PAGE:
Don’t cry Daddy

I visited my parents today. I brought my mom a chicken sandwich from Burger King with fries for my dad, as I usually do. French fries are one of the few foods Dad can still eat easily. Dad was asleep in the lift recliner in the living room while Mom and I ate in the kitchen. So we saved the fries for later, as we usually do.

Dad dozed on and off the entire time I was there which is pretty typical. He usually takes a nap from about 11:30 or 12:00 until 3:00 or 4:00.

After we finished eating, Mom and I sat in the living room. Dad continued to doze on and off. I tried to talk to him briefly during the times his eyes were open. He was pretty unresponsive, but that too is typical when he is tired or sleepy or has just woken up.

Often we talk around him now, as if he were an inanimate object in the room. Many times he pays no attention and never responds in any fashion, even to direct yes or no questions that require only a nod or shake of the head. When he is non-responsive, we talk around him.

Meanwhile, I helped Mom with some insurance paperwork she had. I cleaned off her email inbox. I showed her how to access her email on the Kindle Fire we bought her for her birthday last Tuesday. All the while Dad dozed on and off in the lift recliner covered with a light sheet, occasionally waking to watch the History Channel playing on the television across the room.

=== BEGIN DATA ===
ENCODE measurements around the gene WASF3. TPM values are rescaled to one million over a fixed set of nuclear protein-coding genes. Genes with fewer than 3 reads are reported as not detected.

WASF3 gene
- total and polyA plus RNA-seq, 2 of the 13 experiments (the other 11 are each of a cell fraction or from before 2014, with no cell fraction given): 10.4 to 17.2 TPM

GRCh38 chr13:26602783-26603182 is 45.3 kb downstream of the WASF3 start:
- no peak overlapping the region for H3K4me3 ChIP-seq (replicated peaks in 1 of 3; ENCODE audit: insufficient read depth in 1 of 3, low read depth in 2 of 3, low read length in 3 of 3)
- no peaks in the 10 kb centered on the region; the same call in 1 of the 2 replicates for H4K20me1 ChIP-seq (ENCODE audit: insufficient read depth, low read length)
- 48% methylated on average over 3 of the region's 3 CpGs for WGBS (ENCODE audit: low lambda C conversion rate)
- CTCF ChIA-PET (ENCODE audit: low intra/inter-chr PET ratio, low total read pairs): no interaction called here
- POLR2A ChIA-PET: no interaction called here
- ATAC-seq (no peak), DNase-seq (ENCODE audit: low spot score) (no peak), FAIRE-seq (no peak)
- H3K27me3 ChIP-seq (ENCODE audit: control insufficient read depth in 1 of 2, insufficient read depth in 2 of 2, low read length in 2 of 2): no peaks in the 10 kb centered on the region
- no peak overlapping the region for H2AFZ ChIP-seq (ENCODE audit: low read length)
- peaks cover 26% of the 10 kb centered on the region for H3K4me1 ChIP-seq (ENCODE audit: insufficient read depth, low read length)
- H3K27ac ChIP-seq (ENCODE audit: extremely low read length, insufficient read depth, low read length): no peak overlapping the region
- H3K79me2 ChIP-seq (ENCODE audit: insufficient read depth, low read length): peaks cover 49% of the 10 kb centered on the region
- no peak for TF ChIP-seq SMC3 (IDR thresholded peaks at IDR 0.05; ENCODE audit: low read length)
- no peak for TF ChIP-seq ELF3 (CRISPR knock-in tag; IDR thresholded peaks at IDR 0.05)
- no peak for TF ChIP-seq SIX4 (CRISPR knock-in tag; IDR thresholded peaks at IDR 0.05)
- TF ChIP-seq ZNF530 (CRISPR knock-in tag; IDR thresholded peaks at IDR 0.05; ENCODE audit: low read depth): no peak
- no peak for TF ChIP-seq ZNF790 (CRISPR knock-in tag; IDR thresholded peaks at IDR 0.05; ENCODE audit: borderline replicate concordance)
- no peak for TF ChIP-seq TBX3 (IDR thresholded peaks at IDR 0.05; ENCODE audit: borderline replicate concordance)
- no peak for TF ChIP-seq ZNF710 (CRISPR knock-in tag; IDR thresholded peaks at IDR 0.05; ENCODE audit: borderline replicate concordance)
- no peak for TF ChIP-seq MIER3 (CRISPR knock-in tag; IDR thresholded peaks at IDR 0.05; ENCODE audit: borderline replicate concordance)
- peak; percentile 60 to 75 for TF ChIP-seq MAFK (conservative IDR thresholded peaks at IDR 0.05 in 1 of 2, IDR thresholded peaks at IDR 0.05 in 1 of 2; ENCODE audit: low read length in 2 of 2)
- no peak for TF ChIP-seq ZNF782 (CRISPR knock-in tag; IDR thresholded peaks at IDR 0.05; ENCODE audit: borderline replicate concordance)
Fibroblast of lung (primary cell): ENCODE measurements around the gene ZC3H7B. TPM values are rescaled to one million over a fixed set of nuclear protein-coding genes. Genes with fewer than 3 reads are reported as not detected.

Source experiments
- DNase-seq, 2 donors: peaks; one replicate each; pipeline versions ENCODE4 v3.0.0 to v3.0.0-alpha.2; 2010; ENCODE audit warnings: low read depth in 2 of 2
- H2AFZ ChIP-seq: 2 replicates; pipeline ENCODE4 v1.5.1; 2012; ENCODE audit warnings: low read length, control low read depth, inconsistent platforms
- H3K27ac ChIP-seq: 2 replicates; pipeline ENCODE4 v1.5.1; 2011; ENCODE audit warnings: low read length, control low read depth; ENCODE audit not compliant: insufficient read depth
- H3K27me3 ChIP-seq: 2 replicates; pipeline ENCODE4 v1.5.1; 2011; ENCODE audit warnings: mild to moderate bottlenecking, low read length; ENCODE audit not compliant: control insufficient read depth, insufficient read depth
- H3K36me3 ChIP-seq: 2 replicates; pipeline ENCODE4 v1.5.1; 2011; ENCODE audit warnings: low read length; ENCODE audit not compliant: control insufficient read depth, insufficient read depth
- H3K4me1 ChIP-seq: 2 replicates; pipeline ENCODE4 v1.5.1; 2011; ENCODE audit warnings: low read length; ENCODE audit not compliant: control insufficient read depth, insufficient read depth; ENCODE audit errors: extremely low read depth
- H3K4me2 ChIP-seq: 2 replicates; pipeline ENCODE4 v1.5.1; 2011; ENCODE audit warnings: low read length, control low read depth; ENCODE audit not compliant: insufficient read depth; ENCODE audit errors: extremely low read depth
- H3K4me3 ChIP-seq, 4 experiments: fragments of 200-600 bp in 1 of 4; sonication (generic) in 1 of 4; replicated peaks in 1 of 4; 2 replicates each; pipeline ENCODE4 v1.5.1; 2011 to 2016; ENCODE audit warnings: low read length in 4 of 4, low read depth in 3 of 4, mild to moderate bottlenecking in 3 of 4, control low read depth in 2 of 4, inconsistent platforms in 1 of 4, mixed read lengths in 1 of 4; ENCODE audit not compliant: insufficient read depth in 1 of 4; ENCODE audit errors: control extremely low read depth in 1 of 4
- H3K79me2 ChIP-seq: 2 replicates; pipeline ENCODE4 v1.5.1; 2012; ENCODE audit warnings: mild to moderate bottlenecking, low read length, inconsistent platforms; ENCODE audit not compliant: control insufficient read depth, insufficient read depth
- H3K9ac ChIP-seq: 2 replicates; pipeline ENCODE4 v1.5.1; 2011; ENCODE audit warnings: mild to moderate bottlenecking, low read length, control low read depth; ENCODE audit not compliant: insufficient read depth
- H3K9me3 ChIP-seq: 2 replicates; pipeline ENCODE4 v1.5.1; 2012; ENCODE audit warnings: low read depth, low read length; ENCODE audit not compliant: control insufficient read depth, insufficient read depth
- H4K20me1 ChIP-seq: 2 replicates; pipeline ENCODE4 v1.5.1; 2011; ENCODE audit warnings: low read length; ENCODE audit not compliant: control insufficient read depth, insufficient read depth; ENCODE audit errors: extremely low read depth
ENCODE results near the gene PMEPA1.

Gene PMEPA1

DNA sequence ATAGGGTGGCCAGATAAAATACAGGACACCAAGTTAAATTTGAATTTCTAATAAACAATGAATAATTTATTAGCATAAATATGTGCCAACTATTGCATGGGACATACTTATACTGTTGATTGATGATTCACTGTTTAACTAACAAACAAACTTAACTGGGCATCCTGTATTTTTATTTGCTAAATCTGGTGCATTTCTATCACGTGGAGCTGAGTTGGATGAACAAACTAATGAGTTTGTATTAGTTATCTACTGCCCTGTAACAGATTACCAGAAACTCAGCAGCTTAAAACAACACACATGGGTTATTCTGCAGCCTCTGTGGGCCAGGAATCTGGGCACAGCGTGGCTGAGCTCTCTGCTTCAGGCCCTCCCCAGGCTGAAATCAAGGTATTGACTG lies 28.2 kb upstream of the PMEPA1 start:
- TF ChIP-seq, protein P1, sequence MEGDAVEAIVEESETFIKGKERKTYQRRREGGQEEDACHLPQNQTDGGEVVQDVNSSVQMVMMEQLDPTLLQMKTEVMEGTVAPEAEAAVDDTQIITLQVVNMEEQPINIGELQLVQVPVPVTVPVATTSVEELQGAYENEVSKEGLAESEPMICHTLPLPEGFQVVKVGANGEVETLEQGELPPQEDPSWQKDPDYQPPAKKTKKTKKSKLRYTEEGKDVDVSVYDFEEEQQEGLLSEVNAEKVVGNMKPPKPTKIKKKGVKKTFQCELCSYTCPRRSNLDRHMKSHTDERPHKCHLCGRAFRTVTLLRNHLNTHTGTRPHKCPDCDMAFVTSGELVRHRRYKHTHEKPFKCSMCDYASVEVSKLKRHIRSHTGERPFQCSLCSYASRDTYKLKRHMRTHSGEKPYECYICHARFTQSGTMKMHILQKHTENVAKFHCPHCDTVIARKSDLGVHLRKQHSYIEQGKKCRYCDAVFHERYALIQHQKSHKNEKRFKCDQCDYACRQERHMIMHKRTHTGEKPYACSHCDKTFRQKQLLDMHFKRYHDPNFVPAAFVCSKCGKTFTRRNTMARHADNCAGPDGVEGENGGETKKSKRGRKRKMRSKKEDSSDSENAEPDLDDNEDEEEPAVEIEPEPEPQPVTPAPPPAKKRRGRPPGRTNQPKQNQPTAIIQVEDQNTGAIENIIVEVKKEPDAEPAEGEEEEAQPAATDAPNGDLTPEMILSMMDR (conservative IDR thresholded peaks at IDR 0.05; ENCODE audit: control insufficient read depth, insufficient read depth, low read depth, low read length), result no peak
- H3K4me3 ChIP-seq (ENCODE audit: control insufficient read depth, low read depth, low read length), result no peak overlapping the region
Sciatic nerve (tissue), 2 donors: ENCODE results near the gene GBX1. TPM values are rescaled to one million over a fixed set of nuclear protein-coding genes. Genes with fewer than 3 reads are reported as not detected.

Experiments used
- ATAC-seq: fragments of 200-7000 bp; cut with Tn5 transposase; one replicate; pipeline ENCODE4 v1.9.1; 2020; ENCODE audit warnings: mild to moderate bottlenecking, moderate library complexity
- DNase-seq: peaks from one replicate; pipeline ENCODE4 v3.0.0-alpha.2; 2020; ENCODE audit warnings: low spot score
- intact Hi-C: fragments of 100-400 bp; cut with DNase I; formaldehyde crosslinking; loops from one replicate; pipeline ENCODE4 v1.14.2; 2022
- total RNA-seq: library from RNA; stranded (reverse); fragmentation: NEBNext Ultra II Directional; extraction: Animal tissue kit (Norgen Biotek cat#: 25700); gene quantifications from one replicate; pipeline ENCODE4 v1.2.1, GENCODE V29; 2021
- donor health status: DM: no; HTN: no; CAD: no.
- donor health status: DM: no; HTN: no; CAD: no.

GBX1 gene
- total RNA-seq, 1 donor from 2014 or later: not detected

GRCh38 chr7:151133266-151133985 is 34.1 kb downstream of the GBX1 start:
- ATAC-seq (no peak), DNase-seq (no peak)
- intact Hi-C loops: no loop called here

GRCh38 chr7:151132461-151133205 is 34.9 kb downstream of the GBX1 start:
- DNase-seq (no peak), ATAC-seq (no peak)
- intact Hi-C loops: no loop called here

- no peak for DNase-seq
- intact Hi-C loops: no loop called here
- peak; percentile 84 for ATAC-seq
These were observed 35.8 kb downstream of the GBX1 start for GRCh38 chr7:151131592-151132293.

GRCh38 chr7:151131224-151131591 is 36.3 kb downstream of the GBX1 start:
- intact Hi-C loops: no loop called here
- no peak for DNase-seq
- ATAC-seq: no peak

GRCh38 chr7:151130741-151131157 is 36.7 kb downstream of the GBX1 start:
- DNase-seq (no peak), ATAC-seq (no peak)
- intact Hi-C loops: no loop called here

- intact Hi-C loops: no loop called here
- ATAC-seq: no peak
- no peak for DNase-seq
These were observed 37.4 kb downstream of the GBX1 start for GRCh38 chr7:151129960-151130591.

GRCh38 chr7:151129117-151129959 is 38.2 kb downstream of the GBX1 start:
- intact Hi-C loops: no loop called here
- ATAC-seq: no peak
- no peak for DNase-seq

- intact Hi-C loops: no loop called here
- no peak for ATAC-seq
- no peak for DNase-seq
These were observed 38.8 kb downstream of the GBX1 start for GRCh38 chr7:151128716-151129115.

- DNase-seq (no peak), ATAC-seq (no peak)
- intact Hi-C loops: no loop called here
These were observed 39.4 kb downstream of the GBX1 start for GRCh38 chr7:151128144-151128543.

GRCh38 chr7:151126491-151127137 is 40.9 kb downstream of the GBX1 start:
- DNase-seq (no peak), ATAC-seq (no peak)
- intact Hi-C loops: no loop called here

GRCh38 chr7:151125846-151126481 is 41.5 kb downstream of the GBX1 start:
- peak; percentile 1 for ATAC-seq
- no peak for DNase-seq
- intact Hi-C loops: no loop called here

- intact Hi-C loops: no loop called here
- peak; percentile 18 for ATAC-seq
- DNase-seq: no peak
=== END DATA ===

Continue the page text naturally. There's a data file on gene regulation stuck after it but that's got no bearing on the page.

Often we live around dad now, as if he were an inactive occupant of the room.

I don’t have any idea what he is thinking, what he realizes, whether he cares that we talk and live around him. I wish I did. I truly wish I knew what he was thinking.

I wish I could talk to him and ask his opinion about something, anything. I always valued his opinions, checking my reasoning with his response, learning from his down-to-earth brand of common sense.

I wish he were a participant in our conversations. I wish he were a participant in our lives.

When it was time to go, I went over and hugged and kissed him as I always do, and he began to cry as he often does.

I don’t know why he cries.

“Don’t cry, Daddy,” I say. “It’s alright. Everything is going to be alright.”

I don’t know whether he believes me.

I don’t believe myself.

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33 thoughts on “Don’t cry Daddy”

  1. I knew from the title this would be a hard post to read. You are such a good daughter. Talking “around” him is to be expected at this point, I would imagine, even though it is not what you want to be doing. Your strength and continued devotion are amazing and I have to believe that he knows of your love and dedication to him. Grab the moments of lucidity when they occur and cling to them. What you are doing for your mom is also the most wonderful gift—being there and just supporting her is absolutely what she needs also. Bless you, Christine.

    1. I do try to grab the moments of lucidity, although it seems to me they are coming less and less. I think he knows I love him. I tell him all the time, and I tell him I am proud of him. It’s hard.